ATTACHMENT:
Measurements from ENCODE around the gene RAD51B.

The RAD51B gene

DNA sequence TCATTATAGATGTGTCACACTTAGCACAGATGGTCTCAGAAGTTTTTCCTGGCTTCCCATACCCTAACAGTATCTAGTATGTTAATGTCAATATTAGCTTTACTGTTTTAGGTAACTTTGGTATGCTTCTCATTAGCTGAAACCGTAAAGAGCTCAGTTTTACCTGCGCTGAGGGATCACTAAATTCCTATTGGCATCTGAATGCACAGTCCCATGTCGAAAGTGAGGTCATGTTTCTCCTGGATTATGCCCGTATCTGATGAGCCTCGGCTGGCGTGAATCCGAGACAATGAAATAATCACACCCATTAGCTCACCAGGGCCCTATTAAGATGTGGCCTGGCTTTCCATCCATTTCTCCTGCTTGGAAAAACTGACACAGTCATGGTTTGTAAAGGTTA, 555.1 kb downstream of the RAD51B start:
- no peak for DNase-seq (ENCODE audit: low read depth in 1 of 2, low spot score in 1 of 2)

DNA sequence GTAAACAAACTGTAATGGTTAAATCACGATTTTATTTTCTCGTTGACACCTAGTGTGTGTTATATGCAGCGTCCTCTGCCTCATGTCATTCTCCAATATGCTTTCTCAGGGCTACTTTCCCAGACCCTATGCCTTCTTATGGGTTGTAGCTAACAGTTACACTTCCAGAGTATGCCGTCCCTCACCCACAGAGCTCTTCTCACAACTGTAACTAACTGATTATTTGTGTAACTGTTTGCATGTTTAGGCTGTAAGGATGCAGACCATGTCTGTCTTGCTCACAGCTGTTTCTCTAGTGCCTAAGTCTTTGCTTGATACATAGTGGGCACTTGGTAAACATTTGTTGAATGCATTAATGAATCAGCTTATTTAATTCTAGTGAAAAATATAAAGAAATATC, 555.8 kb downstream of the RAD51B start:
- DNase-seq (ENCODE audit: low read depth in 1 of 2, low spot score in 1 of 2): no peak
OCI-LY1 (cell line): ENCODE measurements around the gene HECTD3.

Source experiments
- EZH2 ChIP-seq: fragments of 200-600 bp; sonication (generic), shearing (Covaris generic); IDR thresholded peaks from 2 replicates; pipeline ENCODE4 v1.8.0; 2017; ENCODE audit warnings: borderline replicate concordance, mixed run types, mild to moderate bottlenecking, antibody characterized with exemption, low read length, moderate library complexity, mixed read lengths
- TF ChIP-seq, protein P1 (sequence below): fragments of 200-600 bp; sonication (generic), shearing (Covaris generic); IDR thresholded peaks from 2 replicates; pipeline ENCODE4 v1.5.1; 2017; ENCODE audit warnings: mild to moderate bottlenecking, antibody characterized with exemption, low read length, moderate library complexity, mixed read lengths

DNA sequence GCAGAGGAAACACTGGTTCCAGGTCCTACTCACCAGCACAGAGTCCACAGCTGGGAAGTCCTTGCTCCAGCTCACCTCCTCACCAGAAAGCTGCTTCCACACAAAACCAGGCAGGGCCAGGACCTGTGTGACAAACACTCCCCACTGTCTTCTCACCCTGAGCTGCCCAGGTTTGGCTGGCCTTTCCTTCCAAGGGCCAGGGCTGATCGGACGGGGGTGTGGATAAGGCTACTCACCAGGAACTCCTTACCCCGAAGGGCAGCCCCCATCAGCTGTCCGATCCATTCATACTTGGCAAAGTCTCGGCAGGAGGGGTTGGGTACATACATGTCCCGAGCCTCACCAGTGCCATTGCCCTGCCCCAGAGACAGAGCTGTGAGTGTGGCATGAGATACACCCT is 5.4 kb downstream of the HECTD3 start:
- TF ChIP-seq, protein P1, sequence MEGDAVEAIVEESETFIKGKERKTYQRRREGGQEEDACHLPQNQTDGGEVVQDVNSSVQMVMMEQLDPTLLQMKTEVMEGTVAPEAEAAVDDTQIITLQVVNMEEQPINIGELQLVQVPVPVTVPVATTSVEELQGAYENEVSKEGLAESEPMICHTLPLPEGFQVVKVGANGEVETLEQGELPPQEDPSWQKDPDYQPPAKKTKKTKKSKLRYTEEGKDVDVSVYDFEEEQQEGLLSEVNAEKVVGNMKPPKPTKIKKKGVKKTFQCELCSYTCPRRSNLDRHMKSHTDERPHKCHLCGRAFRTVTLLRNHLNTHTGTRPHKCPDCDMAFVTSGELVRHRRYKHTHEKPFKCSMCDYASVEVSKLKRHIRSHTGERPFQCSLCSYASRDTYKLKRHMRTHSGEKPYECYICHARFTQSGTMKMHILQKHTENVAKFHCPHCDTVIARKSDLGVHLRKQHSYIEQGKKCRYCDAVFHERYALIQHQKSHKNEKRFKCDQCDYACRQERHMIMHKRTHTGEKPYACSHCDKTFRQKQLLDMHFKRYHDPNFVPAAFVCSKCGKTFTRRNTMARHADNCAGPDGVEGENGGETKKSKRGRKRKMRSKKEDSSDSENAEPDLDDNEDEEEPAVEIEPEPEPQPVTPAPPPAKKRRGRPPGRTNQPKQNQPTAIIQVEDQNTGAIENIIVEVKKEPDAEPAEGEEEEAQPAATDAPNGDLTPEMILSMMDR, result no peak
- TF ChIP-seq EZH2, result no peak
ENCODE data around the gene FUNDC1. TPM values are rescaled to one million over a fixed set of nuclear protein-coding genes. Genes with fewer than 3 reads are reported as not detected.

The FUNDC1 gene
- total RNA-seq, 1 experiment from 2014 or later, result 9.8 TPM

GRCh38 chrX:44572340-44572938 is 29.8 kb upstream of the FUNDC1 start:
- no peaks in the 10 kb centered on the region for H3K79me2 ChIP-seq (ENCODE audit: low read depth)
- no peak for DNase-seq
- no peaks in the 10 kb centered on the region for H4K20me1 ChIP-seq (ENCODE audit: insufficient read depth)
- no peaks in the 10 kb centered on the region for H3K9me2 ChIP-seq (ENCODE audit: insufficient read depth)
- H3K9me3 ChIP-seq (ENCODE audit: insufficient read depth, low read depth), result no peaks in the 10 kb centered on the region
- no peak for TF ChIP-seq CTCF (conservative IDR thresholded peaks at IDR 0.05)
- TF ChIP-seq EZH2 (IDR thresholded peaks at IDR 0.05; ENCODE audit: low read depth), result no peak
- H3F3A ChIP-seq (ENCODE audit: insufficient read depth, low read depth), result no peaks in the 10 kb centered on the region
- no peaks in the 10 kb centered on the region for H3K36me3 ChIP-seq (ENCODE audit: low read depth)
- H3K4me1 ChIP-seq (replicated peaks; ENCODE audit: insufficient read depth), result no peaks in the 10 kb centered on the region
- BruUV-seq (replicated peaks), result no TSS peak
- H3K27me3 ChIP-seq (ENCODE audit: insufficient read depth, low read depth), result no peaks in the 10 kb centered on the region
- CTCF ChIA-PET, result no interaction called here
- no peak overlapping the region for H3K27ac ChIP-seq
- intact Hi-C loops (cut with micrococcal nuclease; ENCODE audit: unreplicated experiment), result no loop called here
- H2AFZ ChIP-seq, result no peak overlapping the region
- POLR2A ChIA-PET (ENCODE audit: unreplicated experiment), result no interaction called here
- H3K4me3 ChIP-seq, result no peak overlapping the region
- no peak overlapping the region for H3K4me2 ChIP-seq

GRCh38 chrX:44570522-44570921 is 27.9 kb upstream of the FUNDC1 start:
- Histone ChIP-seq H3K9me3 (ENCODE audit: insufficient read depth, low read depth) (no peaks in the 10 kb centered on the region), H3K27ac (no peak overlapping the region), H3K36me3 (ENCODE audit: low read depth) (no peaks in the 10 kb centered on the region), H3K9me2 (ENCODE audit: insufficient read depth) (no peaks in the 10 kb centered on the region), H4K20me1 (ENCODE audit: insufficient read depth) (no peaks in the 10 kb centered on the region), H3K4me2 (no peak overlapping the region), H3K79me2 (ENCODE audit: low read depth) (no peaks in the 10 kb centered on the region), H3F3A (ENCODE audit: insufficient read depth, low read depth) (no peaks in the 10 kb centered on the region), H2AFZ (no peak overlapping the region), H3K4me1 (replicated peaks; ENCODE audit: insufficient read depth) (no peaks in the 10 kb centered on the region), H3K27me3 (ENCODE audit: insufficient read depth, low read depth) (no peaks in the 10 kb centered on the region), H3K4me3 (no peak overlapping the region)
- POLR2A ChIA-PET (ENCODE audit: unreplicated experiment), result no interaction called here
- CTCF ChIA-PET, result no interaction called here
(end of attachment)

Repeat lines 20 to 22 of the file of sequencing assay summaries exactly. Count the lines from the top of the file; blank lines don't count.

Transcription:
- no peaks in the 10 kb centered on the region for H4K20me1 ChIP-seq (ENCODE audit: insufficient read depth)
- no peaks in the 10 kb centered on the region for H3K9me2 ChIP-seq (ENCODE audit: insufficient read depth)
- H3K9me3 ChIP-seq (ENCODE audit: insufficient read depth, low read depth), result no peaks in the 10 kb centered on the region